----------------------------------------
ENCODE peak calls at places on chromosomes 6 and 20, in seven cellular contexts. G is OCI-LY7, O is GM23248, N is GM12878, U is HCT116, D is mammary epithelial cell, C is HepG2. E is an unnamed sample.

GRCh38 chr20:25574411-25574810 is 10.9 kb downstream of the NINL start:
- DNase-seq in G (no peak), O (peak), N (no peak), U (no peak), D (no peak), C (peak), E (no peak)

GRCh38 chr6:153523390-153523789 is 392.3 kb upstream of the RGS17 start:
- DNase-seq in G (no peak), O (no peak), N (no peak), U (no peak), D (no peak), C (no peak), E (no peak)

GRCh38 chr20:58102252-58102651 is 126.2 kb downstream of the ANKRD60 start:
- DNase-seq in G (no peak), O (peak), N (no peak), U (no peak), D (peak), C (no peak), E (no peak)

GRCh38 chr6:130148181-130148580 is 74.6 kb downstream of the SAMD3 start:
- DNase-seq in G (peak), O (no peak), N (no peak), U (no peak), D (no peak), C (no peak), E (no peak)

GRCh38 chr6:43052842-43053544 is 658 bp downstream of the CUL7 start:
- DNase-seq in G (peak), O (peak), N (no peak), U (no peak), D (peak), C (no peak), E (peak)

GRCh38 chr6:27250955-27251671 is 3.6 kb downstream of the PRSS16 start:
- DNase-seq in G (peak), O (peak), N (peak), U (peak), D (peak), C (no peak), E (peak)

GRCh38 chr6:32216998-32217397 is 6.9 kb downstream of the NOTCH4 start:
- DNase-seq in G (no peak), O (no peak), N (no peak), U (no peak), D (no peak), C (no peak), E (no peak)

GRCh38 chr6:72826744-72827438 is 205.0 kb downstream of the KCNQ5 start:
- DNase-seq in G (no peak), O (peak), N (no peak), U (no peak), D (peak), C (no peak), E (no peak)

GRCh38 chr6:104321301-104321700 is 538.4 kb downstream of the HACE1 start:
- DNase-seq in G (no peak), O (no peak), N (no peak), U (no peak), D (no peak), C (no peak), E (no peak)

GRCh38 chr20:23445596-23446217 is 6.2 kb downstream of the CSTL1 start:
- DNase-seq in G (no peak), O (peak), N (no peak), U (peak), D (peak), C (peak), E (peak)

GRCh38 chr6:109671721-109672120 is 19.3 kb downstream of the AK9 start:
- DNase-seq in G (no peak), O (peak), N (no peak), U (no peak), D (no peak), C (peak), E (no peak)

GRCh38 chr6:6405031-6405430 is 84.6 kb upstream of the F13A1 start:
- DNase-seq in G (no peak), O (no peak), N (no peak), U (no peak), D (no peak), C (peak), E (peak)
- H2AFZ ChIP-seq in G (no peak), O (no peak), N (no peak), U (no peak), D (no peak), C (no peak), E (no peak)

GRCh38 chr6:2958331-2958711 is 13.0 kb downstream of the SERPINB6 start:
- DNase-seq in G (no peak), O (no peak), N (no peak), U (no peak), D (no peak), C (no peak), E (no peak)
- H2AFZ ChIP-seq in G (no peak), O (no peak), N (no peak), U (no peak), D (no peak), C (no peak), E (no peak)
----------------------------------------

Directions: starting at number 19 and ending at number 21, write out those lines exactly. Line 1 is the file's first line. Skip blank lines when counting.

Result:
- DNase-seq in G (no peak), O (no peak), N (no peak), U (no peak), D (no peak), C (no peak), E (no peak)

GRCh38 chr20:23445596-23446217 is 6.2 kb downstream of the CSTL1 start:
- DNase-seq in G (no peak), O (peak), N (no peak), U (peak), D (peak), C (peak), E (peak)